Frozen Chicken Wings From Brazil, Test Positive For COVID-19

August 13, 2020

By: Staff Report

TAMPA, Fla. – Frozen chicken wings, from Brazil, have tested positive for COVID-19 in China. You really can’t make this up.

A statement from the city of Shenzhen says: “On August 11th, Shenzhen Longgang District conducted investigation and inspection of imported cold chain food. On August 12th, the provincial and municipal CDC rechecked and found a surface sample of frozen chicken wings imported from Brazil (registration number: SIF601; batch number: 7720051522) The new coronavirus nucleic acid test result was positive.

The Office of the Shenzhen Epidemic Prevention and Control Headquarters immediately organized relevant departments to conduct comprehensive nucleic acid tests on persons who may be in contact with related products. The results were all negative, and close contacts of positive samples were included in health management; all relevant stock products in the city were sealed and carried out Nucleic acid test results are all negative. All products sold are traced and notified to relevant agencies for disposal; the outer packaging and storage environment of relevant products are all eliminated.

Relevant departments in Shenzhen will continue to carry out retrospective inspection and investigation of related frozen products. The headquarters office reminded the general public to be cautious in buying imported frozen meat products and aquatic products in the near future, and to take personal protection to reduce the risk of contracting the new crown virus.”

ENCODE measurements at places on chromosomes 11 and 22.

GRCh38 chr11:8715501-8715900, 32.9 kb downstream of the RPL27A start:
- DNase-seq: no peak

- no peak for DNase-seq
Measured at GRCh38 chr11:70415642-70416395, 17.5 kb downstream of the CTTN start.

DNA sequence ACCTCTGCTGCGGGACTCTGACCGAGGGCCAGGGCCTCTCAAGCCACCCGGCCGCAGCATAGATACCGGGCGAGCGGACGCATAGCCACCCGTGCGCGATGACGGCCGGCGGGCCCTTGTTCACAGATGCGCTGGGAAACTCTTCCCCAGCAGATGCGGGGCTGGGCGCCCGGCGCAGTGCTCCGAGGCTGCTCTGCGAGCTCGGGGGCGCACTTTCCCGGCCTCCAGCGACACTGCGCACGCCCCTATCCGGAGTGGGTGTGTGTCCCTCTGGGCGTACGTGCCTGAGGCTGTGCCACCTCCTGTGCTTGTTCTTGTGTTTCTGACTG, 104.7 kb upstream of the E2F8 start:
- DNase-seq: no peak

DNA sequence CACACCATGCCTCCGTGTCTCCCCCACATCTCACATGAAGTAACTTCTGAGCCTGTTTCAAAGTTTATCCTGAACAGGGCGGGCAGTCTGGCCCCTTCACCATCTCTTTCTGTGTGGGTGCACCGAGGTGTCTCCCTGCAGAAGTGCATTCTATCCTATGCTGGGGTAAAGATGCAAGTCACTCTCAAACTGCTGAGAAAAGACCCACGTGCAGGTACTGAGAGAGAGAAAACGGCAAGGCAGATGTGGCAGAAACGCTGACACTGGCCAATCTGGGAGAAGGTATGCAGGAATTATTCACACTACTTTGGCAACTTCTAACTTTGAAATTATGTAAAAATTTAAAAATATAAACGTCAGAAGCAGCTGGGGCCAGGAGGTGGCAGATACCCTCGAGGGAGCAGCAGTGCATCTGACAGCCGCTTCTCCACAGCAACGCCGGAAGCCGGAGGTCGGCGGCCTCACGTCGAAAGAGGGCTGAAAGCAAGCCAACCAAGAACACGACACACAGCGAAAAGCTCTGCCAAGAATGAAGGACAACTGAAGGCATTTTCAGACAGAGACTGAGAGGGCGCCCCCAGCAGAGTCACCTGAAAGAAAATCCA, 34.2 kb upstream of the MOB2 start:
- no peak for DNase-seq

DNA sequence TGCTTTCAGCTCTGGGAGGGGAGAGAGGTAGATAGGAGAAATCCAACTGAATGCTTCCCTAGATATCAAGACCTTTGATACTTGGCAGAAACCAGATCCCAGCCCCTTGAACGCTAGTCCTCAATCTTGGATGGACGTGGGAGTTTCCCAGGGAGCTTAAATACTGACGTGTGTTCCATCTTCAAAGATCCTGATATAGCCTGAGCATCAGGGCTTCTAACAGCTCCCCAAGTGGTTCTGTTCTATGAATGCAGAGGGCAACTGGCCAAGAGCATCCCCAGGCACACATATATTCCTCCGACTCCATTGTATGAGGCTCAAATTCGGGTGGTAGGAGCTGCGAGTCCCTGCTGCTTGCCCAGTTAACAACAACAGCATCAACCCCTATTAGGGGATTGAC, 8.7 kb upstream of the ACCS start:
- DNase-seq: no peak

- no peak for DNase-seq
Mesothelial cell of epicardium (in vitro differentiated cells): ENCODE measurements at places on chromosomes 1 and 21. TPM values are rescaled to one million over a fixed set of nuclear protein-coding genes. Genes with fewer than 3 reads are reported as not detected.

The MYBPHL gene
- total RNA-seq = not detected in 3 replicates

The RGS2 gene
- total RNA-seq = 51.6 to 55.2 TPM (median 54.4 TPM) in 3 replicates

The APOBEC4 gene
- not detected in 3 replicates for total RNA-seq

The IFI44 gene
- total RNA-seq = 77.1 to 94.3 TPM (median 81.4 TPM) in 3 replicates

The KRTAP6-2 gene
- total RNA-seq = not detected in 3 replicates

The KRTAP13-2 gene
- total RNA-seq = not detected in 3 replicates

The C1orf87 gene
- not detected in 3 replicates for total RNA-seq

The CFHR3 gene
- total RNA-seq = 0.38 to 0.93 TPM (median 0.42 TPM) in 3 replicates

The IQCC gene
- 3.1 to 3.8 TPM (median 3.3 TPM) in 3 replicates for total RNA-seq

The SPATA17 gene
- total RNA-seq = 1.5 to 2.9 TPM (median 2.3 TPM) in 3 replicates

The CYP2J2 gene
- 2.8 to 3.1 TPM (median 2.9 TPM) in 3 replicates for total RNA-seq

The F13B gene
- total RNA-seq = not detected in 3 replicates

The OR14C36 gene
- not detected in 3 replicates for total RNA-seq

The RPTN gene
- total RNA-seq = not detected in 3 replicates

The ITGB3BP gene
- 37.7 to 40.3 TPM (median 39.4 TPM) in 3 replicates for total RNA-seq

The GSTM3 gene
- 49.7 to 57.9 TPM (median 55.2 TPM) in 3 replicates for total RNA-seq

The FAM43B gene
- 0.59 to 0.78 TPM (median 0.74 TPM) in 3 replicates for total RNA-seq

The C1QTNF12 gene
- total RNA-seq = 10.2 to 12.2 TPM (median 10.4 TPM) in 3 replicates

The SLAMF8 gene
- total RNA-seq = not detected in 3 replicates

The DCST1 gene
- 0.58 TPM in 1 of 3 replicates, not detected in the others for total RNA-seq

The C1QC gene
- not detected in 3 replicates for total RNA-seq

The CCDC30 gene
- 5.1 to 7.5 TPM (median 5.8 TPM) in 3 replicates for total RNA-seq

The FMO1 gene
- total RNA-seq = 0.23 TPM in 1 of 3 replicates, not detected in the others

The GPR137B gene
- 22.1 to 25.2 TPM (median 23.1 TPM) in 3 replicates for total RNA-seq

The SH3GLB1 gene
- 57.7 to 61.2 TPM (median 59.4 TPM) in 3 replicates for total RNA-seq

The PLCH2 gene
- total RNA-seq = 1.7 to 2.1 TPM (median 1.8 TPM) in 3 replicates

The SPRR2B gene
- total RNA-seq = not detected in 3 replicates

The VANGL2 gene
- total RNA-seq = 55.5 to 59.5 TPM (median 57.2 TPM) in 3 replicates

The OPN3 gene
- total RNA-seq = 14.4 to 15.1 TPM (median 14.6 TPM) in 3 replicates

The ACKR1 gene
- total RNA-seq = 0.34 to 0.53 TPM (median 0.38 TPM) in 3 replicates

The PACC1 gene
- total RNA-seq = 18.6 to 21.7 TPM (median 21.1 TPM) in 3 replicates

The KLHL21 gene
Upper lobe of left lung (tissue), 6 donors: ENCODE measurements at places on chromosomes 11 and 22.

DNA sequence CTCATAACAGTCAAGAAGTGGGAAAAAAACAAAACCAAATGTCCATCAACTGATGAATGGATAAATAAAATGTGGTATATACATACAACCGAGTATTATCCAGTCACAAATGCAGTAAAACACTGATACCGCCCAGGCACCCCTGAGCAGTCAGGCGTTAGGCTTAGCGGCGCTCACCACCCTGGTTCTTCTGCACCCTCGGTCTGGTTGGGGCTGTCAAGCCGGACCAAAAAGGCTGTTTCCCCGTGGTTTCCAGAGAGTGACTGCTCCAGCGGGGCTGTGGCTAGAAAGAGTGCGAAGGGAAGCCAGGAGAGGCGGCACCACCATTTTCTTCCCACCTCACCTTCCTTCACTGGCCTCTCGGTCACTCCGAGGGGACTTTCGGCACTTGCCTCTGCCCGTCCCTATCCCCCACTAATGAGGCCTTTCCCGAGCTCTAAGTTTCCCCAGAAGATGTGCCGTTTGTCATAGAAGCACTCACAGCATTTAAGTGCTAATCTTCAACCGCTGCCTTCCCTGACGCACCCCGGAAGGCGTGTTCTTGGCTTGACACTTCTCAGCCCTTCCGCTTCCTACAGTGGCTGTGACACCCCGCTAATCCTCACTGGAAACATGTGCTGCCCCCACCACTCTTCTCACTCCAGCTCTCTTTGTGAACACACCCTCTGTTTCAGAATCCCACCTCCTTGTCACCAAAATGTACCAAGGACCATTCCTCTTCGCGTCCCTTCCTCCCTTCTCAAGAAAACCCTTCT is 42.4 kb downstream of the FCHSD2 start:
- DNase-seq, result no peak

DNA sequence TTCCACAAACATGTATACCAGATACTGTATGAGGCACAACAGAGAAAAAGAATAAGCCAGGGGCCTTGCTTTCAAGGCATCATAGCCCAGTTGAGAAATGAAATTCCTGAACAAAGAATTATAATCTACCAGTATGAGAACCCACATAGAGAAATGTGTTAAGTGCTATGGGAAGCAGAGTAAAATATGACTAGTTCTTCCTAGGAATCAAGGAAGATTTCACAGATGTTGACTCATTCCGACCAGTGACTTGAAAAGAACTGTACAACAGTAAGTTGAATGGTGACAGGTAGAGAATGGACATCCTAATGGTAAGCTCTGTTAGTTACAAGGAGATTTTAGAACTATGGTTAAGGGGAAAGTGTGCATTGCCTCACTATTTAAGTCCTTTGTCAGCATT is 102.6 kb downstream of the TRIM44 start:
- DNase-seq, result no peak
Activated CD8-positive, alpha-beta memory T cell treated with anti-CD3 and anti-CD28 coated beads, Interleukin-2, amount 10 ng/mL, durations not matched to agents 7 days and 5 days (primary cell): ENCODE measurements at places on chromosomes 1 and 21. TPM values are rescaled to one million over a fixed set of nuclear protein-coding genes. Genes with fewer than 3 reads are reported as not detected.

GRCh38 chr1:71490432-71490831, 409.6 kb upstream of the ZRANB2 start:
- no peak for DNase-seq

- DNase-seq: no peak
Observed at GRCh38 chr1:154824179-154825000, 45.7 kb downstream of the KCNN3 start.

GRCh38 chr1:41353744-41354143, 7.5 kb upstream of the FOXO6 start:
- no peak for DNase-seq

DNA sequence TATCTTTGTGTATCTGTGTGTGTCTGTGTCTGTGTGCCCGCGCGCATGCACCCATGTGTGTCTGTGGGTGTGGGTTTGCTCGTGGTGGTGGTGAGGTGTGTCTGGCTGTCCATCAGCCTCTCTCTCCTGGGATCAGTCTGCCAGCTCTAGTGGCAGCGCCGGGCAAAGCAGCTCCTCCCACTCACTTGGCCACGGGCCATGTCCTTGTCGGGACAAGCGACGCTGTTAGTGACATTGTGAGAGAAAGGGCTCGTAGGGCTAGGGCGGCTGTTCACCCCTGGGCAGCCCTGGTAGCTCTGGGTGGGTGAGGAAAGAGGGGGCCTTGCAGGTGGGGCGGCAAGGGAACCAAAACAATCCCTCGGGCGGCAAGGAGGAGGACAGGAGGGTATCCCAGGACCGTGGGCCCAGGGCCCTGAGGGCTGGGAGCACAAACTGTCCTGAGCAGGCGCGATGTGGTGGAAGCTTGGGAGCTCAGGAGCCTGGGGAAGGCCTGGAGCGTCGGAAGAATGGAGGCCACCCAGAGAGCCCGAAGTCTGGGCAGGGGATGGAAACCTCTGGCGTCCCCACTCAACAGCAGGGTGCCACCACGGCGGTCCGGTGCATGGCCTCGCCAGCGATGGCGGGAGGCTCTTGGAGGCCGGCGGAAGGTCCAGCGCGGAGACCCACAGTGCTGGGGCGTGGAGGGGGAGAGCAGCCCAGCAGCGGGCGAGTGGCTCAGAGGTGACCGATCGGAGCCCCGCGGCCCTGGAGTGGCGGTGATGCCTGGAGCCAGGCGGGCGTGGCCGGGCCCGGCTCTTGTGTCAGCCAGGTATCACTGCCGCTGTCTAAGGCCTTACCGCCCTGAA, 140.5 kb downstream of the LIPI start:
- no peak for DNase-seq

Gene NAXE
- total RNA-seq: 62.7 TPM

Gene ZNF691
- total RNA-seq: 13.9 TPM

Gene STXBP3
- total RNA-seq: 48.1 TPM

Shenzhen Epidemic Prevention and Control Headquarters Office 
   August 13, 2020

The CDC and WHO say the chances of catching the coronavirus from food is low.

“Currently, there is no evidence to suggest that handling food or consuming food is associated with COVID-19,” the Centers for Disease Control and Prevention states on their website.

However, they continue by stating it is possible a person could touch a surface that has the virus on it and then touch their mouth or nose, potentially spreading the virus.

The CDC recommends safe food practices like washing hands after touching food packaging and food products and cooking meat thoroughly.

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